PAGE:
Uh oh; I'm getting way behind on my posts. We've already left California, and I've only managed one post about our stay there! A week is not long enough; there just wasn't enough spare time to write posts.
Some folks may not realize that, for me, a good deal of time goes into writing a post that, hopefully, will be well received--by that, I mean, entertaining, informative, visually appealing and with a little humor thrown in. It's not easy to nail all of these at the same time, but I do try.
There's something else of fairly recent origin that consumes extra time for me, and that is the necessity of ensuring the correctness of the mechanics of my writing to the greatest extent possible. This is something I've always tried to do, but a gifted scribe and fellow blogger, Mary, who writes the superb "Reflections Around the Campfire," has poured some glue in my gears.
Both of us are near-neurotic perfectionists about writing, so we have developed a friendly rivalry of sorts, pointing out each other's slip-ups in the comments sections of our posts. For me, proofreading and rewriting has now taken on a life of its own, for fear of a missing a comma, dangling participle or some other unthinkable atrocity.
Inevitably, however, she will spot something amiss and have the poor taste to point it out, nestled in just enough praise to avoid becoming the subject of a voodoo doll. She is always there, ready to pounce, but then, so am I! It's always in fun, but you would have to be a bit obsessive-compulsive, I guess, to appreciate it.
Hmm. I see this train is well off the tracks, so let's get back to San Diego, shall we?
The next adventure was to Balboa Park, a 1200-acre cultural oasis where museums and other exhibits, including the world-famous San Diego Zoo, are located. But we didn't go to the zoo (gasp). I had been there many years ago and, while I found that visit enjoyable, it was enough; I'm fairly certain I could still identify its occupants, despite my fading memory. Sandy certainly was not clamoring to go either, as she has a highly developed distrust of animals that would fail to question the morality of having her for lunch. She also has a toxic fear of snakes so, for her, that pretty much put the kabosh on the zoo visit, no matter how epic it might have been.
What I really wanted to see (and hear) was the Spreckels organ. This is the world's largest outdoor pipe organ, constructed within its own ornate pavilion in 1915, through the generosity of John and Adolph Spreckels, sons of Claus Spreckels, a sugar magnate of the time and perhaps the wealthiest family in San Diego. It was built as a part of the Panama-California Exposition, celebrating the opening of the Panama Canal and touting San Diego as the first port-of-call for ships transiting the canal. The money donated by the Spreckels brothers for the project would amount to about $3,000,000 in today's dollars. I failed to get a wide shot of the beautiful pavilion, so I purloined this one from the Net:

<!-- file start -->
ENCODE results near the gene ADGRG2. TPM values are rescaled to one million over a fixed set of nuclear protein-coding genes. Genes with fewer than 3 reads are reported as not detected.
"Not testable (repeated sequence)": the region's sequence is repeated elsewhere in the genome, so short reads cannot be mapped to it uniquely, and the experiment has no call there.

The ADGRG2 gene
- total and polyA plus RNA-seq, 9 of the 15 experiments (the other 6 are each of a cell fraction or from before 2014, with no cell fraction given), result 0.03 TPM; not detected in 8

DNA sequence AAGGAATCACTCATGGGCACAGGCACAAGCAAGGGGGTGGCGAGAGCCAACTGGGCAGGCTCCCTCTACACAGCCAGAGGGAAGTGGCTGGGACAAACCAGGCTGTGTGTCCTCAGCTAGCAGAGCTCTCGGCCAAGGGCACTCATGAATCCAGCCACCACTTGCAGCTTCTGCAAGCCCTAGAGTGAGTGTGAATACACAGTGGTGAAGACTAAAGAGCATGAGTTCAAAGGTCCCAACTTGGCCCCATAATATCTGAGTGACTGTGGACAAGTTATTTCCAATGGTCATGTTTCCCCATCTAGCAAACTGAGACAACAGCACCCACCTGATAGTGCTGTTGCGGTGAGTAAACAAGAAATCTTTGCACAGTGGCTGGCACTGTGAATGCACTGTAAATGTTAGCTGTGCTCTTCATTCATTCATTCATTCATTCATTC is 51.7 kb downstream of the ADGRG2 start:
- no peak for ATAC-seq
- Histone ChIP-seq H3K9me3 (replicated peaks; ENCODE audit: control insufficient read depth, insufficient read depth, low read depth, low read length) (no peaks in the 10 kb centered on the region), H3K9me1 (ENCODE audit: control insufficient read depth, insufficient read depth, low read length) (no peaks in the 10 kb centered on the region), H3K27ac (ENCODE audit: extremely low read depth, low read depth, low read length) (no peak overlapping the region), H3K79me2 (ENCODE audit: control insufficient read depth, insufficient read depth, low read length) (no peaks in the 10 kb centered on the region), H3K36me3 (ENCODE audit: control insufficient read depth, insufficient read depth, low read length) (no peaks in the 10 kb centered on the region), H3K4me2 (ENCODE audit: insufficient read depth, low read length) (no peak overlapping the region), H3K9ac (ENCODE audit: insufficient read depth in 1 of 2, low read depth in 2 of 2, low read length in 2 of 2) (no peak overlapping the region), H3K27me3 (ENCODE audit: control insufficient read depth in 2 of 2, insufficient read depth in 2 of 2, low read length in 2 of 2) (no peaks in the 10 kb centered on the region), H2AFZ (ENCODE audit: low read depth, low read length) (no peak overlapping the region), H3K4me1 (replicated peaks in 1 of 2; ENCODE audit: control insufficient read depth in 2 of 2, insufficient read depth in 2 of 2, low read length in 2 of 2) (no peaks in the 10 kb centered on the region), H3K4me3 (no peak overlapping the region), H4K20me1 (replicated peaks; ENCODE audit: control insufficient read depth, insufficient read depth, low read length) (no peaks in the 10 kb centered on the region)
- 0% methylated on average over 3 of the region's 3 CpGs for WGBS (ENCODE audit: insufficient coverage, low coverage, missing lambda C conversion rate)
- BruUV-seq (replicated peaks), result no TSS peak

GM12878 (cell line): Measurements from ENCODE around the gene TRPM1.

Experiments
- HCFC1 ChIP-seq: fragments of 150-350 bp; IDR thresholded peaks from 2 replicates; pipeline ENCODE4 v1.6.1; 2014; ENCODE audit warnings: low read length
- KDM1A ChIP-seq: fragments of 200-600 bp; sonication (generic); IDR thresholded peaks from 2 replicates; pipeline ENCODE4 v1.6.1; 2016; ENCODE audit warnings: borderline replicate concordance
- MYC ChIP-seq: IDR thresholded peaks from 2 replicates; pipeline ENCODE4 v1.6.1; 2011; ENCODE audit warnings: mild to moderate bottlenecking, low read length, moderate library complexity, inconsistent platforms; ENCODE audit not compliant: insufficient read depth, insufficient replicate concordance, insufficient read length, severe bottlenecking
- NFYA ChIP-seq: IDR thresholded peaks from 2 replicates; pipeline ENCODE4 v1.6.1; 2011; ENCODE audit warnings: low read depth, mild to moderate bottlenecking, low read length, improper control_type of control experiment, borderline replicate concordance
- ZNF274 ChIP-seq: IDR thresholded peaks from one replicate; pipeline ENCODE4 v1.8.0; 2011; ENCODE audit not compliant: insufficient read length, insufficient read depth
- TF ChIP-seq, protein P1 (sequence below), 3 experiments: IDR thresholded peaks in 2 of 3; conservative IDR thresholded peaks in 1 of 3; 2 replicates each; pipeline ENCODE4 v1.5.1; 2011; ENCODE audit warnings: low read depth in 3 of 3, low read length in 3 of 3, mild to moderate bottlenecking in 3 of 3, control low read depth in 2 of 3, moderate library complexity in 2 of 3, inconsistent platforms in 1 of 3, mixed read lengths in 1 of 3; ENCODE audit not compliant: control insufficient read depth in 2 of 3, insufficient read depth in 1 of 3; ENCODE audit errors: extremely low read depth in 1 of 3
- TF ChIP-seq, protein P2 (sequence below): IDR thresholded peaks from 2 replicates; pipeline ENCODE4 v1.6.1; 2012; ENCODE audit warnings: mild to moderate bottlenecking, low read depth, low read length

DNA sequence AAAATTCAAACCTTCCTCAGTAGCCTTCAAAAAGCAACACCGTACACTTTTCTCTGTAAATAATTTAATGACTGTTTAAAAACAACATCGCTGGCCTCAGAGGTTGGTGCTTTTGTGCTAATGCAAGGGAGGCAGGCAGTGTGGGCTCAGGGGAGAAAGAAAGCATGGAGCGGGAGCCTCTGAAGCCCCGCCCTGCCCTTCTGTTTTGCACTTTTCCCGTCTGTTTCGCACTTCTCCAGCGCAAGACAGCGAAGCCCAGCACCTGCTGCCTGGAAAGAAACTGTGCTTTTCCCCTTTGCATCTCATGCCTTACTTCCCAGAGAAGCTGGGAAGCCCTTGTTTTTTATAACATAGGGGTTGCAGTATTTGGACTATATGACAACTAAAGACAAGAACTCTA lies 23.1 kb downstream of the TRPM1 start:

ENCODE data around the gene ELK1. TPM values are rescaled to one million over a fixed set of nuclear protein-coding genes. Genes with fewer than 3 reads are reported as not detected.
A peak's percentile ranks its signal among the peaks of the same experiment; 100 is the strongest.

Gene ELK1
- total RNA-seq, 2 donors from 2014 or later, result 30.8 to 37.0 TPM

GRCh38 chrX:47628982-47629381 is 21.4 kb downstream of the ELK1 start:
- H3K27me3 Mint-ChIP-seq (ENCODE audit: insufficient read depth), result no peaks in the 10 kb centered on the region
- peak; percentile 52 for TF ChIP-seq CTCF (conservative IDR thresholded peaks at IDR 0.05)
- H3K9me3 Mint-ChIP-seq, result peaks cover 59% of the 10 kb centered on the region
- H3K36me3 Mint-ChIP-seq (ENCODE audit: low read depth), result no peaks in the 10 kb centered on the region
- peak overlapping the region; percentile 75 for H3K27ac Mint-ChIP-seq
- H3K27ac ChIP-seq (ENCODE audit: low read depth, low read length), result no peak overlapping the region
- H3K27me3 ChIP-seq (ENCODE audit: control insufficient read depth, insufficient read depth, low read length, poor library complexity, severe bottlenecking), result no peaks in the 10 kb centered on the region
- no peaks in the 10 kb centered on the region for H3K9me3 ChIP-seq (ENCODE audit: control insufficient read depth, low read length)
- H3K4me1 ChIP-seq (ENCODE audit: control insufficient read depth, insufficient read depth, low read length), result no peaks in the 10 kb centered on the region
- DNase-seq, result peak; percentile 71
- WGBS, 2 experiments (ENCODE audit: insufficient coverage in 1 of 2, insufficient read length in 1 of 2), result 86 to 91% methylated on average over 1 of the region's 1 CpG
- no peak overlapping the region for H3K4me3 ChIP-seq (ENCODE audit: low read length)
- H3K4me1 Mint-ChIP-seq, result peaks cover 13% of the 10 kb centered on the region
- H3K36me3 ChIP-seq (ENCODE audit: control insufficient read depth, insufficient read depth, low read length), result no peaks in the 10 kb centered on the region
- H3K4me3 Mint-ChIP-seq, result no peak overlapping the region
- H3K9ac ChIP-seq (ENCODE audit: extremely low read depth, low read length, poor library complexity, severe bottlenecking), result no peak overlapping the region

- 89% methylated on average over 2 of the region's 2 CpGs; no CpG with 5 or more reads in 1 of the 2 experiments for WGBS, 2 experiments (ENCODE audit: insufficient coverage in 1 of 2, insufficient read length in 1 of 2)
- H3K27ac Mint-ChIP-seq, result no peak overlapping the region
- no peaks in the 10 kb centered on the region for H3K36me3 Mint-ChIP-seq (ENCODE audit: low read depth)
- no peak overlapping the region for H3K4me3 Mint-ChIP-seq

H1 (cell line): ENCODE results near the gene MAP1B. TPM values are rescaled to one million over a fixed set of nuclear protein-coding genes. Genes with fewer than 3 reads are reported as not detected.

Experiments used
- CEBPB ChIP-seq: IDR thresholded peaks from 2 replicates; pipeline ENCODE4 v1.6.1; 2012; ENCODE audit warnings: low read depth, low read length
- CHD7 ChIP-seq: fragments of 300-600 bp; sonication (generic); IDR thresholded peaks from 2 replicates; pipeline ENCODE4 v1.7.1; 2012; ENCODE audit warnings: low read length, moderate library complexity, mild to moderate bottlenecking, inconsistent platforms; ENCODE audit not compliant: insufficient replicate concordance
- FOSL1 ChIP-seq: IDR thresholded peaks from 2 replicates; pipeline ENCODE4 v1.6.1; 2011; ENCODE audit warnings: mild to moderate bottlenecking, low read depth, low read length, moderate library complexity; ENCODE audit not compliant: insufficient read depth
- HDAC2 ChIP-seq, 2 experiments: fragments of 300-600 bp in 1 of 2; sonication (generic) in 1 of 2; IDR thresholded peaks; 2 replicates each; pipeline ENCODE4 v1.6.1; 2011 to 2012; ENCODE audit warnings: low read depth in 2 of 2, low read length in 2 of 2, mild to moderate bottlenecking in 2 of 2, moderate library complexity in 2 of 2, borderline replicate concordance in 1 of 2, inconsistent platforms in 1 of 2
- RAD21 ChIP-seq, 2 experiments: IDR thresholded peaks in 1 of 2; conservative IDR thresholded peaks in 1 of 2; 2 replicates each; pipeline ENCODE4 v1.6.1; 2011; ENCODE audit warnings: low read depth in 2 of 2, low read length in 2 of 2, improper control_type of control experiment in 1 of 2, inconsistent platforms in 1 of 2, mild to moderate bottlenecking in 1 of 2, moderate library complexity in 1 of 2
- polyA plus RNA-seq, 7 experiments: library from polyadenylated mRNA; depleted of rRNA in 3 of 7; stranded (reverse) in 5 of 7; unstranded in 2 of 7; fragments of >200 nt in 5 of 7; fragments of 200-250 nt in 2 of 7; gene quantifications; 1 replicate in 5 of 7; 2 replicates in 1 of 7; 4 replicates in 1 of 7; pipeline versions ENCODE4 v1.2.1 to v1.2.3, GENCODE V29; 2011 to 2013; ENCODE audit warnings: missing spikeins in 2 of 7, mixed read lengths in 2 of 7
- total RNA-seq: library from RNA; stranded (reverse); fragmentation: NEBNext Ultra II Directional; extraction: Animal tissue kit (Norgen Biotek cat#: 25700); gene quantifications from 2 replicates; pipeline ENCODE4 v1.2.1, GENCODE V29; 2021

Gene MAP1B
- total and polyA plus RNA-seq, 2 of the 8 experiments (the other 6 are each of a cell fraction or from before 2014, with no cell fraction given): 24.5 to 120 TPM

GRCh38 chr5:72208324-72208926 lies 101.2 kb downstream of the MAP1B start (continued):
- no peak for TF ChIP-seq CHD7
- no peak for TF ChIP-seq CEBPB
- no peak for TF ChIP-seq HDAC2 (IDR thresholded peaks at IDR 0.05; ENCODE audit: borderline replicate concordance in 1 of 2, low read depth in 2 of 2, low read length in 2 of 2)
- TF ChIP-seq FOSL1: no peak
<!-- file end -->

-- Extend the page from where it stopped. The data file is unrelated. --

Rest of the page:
There is a free organ concert open to the public every Sunday afternoon so, this being Sunday, it was a must-see. Here's a bit closer view:
The organ contains over 5,000 pipes in 80 ranks and, when not in use or during rainy weather, a garage-door-like cover is lowered in front of the organ. The console is turned sideways to allow the door to open and close and looks like this:
By the way, this is certainly not the original 1915 console but a modern electronic one, whose many stops and setups are computer-controlled. The current San Diego civic organist is Raul Prieto Ramirez, who performed about a half-dozen classic selections, including Claude Debussy's familiar Clair de Lune. The concert was very enjoyable, especially since I was a church organist for a number of years--definitely of a junkyard class compared to Mr. Ramirez, who played masterfully.
After the concert, we ate dinner at a totally forgettable Thai restaurant. Sometimes the reviews just aren't that reliable.
The next day, which turned out to include the only rainy weather of our stay, was a down day for us. Sandy had laundry to do and I had to tend to some projects of my own. Even in a friendly coach like Phannie, there are always little things to investigate, tweak or repair. This time, it was replacing some batteries in the motorized window shade controllers and tweaking the new TST tire monitoring system. For once, we ate both meals in Phannie--a full breakfast with eggs and bacon and burgers for an early dinner. As we've gotten older, we've found that two meals a day are plenty.
The next adventure will include a trip to Los Angeles by car. And, miraculously, we lived through it! Oh, I guess that's pretty obvious, isn't it? Stick around, and I'll tell you about it.
Thank you, Lord, for this wonderful life;
please forgive me if I fail to appreciate it each day as I should.
We don't stop playing because we get old; we get old because we stop playing.
---George Bernard Shaw
"I get up every morning, and I just don't let the old man in." ---Clint Eastwood